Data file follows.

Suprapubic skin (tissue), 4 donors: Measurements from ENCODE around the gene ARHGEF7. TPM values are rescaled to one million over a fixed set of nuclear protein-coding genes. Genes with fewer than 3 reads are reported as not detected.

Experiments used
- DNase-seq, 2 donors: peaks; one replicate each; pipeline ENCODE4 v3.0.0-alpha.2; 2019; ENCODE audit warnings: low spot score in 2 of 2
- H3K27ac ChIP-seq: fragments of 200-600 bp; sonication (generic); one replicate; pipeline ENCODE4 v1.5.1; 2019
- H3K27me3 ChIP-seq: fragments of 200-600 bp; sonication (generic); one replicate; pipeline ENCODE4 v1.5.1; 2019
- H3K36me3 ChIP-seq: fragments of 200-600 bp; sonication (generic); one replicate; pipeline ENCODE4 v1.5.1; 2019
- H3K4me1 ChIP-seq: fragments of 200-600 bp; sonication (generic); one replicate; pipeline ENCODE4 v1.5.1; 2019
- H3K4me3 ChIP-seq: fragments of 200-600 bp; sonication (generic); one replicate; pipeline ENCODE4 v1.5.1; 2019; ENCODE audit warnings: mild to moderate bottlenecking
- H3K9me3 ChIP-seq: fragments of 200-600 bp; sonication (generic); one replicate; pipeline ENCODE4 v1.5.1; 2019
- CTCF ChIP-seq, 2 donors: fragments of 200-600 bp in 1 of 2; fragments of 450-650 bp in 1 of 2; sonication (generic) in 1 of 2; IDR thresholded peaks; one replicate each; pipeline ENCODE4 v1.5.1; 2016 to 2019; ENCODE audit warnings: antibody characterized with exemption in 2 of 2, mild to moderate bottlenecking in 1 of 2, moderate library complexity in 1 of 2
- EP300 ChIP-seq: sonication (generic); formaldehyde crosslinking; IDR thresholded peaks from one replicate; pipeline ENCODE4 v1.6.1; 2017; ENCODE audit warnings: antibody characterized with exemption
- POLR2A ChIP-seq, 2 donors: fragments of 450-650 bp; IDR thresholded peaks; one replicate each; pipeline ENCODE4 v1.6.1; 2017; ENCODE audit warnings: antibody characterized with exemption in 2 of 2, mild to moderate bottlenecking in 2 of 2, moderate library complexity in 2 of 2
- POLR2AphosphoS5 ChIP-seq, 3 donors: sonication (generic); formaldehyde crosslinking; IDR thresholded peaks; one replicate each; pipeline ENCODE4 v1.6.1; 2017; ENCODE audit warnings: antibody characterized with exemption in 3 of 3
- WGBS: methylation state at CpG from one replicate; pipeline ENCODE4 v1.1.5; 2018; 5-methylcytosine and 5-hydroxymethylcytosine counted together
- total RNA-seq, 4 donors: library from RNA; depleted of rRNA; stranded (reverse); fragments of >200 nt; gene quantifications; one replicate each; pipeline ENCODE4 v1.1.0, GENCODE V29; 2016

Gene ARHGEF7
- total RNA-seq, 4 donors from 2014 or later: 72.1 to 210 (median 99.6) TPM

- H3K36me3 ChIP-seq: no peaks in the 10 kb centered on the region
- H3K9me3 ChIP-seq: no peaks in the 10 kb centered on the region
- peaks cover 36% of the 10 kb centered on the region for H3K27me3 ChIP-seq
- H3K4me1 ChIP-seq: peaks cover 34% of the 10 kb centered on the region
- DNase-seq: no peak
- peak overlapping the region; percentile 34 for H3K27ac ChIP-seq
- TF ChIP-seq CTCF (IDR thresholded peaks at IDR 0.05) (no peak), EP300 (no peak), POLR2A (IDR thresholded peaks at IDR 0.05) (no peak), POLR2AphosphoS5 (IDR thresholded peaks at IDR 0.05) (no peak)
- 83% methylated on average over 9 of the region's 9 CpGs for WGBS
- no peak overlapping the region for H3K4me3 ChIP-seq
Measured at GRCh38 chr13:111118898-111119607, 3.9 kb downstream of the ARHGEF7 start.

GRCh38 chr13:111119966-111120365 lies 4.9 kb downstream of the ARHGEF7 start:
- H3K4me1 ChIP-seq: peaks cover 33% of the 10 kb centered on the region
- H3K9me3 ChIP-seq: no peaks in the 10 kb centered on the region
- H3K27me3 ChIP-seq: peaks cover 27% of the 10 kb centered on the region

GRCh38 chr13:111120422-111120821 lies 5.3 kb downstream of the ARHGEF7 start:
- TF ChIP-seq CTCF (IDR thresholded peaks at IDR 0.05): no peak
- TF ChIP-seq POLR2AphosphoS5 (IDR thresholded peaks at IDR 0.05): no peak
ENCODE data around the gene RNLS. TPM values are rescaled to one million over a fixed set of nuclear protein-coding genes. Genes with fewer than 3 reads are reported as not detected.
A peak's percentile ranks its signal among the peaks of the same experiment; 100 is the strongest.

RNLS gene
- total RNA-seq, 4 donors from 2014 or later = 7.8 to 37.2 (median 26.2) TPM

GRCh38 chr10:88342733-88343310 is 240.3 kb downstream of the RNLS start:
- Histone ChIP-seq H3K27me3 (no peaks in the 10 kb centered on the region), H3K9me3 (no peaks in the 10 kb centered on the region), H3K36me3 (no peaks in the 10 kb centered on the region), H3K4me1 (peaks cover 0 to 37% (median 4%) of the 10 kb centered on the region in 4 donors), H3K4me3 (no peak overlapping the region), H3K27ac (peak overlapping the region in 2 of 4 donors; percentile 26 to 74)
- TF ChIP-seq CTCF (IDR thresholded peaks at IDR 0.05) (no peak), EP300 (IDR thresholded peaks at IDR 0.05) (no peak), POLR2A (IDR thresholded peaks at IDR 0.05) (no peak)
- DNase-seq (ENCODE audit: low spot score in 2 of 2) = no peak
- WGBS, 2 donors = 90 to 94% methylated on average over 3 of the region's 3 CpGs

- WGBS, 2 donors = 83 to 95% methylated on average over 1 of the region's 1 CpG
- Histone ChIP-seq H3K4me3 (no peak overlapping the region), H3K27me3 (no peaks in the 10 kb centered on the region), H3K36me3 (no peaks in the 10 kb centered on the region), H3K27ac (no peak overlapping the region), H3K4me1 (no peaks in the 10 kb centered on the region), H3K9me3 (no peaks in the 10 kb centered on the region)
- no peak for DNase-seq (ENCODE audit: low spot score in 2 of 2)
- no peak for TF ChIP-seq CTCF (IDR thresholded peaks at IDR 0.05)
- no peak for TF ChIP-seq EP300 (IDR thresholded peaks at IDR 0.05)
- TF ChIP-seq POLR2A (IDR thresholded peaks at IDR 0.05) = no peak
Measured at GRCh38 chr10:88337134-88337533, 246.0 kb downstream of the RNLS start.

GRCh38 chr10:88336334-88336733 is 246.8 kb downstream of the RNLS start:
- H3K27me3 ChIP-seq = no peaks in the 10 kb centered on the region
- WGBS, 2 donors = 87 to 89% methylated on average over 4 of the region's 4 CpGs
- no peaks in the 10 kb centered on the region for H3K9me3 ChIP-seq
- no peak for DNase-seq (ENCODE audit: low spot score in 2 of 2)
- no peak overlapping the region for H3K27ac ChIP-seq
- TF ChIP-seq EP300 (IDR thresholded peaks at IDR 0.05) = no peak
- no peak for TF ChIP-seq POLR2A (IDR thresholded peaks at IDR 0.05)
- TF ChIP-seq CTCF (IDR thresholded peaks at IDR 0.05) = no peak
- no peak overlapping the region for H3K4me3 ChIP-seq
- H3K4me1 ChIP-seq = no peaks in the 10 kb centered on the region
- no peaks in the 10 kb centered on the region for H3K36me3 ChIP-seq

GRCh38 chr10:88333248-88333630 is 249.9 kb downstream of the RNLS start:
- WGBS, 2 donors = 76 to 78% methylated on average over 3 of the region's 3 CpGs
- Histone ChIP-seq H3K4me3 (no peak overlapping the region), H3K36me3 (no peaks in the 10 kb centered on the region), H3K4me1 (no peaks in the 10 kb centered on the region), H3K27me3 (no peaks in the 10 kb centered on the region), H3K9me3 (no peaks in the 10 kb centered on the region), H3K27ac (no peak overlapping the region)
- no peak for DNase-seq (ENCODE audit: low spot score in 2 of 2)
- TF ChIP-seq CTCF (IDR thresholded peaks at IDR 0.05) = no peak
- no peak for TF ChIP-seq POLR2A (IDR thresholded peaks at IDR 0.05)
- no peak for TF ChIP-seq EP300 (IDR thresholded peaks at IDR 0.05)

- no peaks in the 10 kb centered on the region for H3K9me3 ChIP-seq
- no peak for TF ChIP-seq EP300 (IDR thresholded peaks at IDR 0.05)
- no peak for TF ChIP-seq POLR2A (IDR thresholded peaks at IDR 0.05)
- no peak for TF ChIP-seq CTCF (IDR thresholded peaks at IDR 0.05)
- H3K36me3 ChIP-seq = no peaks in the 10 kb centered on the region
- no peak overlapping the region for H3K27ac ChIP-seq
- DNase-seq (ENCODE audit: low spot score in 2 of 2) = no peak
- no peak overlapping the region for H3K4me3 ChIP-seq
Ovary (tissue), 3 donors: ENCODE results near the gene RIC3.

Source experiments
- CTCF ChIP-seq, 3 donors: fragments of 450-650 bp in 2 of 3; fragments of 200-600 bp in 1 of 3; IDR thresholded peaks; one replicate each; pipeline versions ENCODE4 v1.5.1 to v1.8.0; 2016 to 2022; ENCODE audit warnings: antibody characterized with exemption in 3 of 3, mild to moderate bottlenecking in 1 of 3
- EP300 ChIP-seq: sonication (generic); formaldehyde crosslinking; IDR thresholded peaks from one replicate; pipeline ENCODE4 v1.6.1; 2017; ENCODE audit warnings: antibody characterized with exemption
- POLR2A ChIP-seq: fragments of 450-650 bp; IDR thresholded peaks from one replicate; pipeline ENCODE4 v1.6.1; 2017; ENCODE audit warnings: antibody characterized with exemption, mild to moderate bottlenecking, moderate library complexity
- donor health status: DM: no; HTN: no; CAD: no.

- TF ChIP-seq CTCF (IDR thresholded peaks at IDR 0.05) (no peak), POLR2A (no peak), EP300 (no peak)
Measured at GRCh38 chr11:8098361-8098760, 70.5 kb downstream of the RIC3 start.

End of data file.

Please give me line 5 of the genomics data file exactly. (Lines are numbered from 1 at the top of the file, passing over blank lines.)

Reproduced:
- H3K27me3 ChIP-seq: fragments of 200-600 bp; sonication (generic); one replicate; pipeline ENCODE4 v1.5.1; 2019